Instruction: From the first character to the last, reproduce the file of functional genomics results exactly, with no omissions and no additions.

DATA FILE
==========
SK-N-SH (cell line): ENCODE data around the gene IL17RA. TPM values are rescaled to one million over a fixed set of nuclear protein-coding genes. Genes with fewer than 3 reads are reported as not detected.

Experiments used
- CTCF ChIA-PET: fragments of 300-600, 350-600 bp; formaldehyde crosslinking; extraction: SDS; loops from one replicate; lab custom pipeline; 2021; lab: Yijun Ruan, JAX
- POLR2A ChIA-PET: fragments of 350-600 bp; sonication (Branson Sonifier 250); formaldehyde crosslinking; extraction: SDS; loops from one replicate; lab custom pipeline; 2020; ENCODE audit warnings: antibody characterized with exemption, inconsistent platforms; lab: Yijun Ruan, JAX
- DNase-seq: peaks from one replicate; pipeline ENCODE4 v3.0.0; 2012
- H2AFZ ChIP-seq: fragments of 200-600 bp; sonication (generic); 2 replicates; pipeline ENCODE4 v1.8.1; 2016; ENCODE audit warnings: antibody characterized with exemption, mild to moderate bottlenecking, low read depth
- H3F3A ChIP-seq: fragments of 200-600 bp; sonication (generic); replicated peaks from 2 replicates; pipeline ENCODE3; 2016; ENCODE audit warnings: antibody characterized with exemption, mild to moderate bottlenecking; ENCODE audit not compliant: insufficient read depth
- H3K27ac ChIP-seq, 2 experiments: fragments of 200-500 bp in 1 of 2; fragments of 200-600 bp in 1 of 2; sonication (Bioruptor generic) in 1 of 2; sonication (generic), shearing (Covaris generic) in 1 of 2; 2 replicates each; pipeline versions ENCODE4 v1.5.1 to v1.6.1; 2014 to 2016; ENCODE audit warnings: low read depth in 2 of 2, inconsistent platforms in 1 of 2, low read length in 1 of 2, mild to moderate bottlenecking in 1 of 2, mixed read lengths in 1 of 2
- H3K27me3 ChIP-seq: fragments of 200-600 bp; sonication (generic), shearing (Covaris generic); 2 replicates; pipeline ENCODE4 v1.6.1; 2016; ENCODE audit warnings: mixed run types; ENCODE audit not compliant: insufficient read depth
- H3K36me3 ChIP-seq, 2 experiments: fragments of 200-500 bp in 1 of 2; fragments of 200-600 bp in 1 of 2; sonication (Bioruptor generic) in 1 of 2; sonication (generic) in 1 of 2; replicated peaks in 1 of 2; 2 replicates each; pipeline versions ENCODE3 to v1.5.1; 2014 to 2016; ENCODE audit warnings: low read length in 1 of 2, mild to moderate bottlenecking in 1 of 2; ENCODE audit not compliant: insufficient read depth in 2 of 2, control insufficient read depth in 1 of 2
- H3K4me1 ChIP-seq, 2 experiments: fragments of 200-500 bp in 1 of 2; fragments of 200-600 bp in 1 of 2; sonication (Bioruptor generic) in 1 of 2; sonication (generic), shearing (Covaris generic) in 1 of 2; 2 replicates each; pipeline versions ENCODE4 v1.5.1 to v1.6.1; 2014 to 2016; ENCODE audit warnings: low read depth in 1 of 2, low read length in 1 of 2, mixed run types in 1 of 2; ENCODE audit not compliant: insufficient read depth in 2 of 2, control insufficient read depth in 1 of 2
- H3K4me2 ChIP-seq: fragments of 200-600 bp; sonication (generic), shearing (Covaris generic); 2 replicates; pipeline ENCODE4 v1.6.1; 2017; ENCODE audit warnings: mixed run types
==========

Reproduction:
SK-N-SH (cell line): ENCODE data around the gene IL17RA. TPM values are rescaled to one million over a fixed set of nuclear protein-coding genes. Genes with fewer than 3 reads are reported as not detected.

Experiments used
- CTCF ChIA-PET: fragments of 300-600, 350-600 bp; formaldehyde crosslinking; extraction: SDS; loops from one replicate; lab custom pipeline; 2021; lab: Yijun Ruan, JAX
- POLR2A ChIA-PET: fragments of 350-600 bp; sonication (Branson Sonifier 250); formaldehyde crosslinking; extraction: SDS; loops from one replicate; lab custom pipeline; 2020; ENCODE audit warnings: antibody characterized with exemption, inconsistent platforms; lab: Yijun Ruan, JAX
- DNase-seq: peaks from one replicate; pipeline ENCODE4 v3.0.0; 2012
- H2AFZ ChIP-seq: fragments of 200-600 bp; sonication (generic); 2 replicates; pipeline ENCODE4 v1.8.1; 2016; ENCODE audit warnings: antibody characterized with exemption, mild to moderate bottlenecking, low read depth
- H3F3A ChIP-seq: fragments of 200-600 bp; sonication (generic); replicated peaks from 2 replicates; pipeline ENCODE3; 2016; ENCODE audit warnings: antibody characterized with exemption, mild to moderate bottlenecking; ENCODE audit not compliant: insufficient read depth
- H3K27ac ChIP-seq, 2 experiments: fragments of 200-500 bp in 1 of 2; fragments of 200-600 bp in 1 of 2; sonication (Bioruptor generic) in 1 of 2; sonication (generic), shearing (Covaris generic) in 1 of 2; 2 replicates each; pipeline versions ENCODE4 v1.5.1 to v1.6.1; 2014 to 2016; ENCODE audit warnings: low read depth in 2 of 2, inconsistent platforms in 1 of 2, low read length in 1 of 2, mild to moderate bottlenecking in 1 of 2, mixed read lengths in 1 of 2
- H3K27me3 ChIP-seq: fragments of 200-600 bp; sonication (generic), shearing (Covaris generic); 2 replicates; pipeline ENCODE4 v1.6.1; 2016; ENCODE audit warnings: mixed run types; ENCODE audit not compliant: insufficient read depth
- H3K36me3 ChIP-seq, 2 experiments: fragments of 200-500 bp in 1 of 2; fragments of 200-600 bp in 1 of 2; sonication (Bioruptor generic) in 1 of 2; sonication (generic) in 1 of 2; replicated peaks in 1 of 2; 2 replicates each; pipeline versions ENCODE3 to v1.5.1; 2014 to 2016; ENCODE audit warnings: low read length in 1 of 2, mild to moderate bottlenecking in 1 of 2; ENCODE audit not compliant: insufficient read depth in 2 of 2, control insufficient read depth in 1 of 2
- H3K4me1 ChIP-seq, 2 experiments: fragments of 200-500 bp in 1 of 2; fragments of 200-600 bp in 1 of 2; sonication (Bioruptor generic) in 1 of 2; sonication (generic), shearing (Covaris generic) in 1 of 2; 2 replicates each; pipeline versions ENCODE4 v1.5.1 to v1.6.1; 2014 to 2016; ENCODE audit warnings: low read depth in 1 of 2, low read length in 1 of 2, mixed run types in 1 of 2; ENCODE audit not compliant: insufficient read depth in 2 of 2, control insufficient read depth in 1 of 2
- H3K4me2 ChIP-seq: fragments of 200-600 bp; sonication (generic), shearing (Covaris generic); 2 replicates; pipeline ENCODE4 v1.6.1; 2017; ENCODE audit warnings: mixed run types